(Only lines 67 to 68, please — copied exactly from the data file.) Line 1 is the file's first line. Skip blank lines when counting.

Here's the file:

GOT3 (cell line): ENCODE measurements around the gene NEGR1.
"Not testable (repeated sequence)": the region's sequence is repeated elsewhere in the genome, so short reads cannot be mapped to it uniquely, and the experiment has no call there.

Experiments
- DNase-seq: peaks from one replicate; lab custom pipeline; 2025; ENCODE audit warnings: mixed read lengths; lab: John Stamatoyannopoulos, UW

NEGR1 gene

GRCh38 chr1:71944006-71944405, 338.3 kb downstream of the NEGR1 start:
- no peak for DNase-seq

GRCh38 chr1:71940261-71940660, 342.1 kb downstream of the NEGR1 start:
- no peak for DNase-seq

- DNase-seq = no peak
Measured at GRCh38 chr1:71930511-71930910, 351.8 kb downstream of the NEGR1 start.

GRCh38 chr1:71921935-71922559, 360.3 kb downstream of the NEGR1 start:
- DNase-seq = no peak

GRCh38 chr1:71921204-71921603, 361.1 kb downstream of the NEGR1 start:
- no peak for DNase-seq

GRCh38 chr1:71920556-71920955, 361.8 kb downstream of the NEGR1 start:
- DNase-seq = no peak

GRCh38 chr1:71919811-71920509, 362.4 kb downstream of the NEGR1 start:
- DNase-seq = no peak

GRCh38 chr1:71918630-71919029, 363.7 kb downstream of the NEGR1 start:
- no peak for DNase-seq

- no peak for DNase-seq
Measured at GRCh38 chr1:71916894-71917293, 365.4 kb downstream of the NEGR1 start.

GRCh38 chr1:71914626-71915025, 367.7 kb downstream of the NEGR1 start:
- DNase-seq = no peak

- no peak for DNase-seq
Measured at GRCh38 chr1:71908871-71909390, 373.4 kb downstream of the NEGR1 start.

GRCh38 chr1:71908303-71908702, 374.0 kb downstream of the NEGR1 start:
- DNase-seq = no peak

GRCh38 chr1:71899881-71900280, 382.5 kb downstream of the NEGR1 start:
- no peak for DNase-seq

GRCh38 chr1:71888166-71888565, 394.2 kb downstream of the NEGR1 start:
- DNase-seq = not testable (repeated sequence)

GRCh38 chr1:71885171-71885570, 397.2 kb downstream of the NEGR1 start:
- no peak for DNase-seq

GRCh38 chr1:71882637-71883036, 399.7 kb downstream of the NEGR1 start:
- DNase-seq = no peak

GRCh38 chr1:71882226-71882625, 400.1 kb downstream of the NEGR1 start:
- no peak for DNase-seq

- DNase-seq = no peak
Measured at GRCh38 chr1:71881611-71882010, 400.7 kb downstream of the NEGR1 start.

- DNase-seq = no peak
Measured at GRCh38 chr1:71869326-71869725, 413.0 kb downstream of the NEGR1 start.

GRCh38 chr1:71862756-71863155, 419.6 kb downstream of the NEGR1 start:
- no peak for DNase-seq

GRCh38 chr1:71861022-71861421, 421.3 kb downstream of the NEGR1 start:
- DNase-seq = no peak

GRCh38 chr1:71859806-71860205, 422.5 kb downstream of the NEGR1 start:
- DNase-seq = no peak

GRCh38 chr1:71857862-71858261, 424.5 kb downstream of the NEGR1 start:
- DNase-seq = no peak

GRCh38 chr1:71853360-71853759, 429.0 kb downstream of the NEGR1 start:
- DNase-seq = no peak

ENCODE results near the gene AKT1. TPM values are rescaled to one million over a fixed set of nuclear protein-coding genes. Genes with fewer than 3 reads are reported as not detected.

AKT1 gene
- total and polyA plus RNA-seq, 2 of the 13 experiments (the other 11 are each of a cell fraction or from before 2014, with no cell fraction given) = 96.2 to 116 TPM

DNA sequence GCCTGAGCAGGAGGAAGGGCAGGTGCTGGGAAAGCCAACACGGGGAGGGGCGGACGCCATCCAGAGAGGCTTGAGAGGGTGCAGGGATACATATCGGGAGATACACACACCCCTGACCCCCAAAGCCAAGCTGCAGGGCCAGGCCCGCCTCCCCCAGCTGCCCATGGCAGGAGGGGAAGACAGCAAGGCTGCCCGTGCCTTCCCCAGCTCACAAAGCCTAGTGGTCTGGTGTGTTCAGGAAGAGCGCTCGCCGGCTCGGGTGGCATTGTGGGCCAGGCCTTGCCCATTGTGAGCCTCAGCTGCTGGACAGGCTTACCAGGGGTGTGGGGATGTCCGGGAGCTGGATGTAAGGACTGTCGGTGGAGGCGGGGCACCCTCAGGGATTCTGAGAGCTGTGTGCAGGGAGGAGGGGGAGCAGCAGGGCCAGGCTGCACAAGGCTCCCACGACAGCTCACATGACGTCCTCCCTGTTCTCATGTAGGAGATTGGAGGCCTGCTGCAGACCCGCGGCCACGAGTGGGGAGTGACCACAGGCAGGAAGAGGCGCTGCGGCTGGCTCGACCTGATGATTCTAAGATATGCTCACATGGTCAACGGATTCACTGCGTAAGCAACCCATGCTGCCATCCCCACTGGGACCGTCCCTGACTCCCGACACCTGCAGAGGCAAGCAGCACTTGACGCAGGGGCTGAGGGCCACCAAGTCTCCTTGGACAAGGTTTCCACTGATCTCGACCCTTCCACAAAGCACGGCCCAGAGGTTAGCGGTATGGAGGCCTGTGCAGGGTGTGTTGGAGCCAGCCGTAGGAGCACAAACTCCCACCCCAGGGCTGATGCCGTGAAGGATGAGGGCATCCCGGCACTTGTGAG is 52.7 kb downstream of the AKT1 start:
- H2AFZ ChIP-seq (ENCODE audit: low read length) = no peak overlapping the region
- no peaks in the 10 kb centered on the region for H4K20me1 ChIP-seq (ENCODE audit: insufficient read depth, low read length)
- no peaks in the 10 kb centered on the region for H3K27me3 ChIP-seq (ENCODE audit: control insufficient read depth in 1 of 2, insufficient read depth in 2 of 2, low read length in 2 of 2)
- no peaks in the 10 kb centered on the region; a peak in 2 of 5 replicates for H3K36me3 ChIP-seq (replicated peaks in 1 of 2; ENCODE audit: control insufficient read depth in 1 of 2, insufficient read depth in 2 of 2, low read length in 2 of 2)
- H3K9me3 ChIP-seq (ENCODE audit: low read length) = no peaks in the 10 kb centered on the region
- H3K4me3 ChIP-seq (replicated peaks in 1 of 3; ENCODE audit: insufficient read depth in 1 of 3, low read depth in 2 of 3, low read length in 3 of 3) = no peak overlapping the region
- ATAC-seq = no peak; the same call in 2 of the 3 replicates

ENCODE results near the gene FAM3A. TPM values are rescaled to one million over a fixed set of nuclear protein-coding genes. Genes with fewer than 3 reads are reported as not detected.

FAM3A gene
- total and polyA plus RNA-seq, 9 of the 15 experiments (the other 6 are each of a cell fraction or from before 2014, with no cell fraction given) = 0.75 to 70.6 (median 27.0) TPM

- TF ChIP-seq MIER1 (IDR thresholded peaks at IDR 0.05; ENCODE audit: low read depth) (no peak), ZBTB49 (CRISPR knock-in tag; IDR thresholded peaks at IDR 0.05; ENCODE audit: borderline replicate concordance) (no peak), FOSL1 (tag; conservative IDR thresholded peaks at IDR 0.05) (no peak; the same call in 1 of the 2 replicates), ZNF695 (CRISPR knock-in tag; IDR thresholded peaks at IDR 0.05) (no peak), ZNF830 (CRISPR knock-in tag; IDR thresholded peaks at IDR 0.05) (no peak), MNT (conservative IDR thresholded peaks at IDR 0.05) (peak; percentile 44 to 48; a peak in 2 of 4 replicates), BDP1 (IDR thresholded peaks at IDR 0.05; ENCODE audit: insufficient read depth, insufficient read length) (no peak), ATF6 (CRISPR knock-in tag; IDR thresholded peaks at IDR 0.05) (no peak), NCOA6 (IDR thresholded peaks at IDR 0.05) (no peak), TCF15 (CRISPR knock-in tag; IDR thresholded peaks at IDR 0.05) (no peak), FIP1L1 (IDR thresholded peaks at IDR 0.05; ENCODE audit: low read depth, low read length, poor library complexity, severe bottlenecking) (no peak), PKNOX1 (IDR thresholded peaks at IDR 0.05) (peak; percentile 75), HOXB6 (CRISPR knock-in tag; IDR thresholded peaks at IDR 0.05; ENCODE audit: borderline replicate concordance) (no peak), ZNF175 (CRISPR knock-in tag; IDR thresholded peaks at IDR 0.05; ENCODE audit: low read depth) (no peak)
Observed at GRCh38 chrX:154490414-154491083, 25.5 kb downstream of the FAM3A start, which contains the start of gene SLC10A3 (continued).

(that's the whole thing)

- total and polyA plus RNA-seq, 9 of the 15 experiments (the other 6 are each of a cell fraction or from before 2014, with no cell fraction given) = 0.75 to 70.6 (median 27.0) TPM

- TF ChIP-seq MIER1 (IDR thresholded peaks at IDR 0.05; ENCODE audit: low read depth) (no peak), ZBTB49 (CRISPR knock-in tag; IDR thresholded peaks at IDR 0.05; ENCODE audit: borderline replicate concordance) (no peak), FOSL1 (tag; conservative IDR thresholded peaks at IDR 0.05) (no peak; the same call in 1 of the 2 replicates), ZNF695 (CRISPR knock-in tag; IDR thresholded peaks at IDR 0.05) (no peak), ZNF830 (CRISPR knock-in tag; IDR thresholded peaks at IDR 0.05) (no peak), MNT (conservative IDR thresholded peaks at IDR 0.05) (peak; percentile 44 to 48; a peak in 2 of 4 replicates), BDP1 (IDR thresholded peaks at IDR 0.05; ENCODE audit: insufficient read depth, insufficient read length) (no peak), ATF6 (CRISPR knock-in tag; IDR thresholded peaks at IDR 0.05) (no peak), NCOA6 (IDR thresholded peaks at IDR 0.05) (no peak), TCF15 (CRISPR knock-in tag; IDR thresholded peaks at IDR 0.05) (no peak), FIP1L1 (IDR thresholded peaks at IDR 0.05; ENCODE audit: low read depth, low read length, poor library complexity, severe bottlenecking) (no peak), PKNOX1 (IDR thresholded peaks at IDR 0.05) (peak; percentile 75), HOXB6 (CRISPR knock-in tag; IDR thresholded peaks at IDR 0.05; ENCODE audit: borderline replicate concordance) (no peak), ZNF175 (CRISPR knock-in tag; IDR thresholded peaks at IDR 0.05; ENCODE audit: low read depth) (no peak)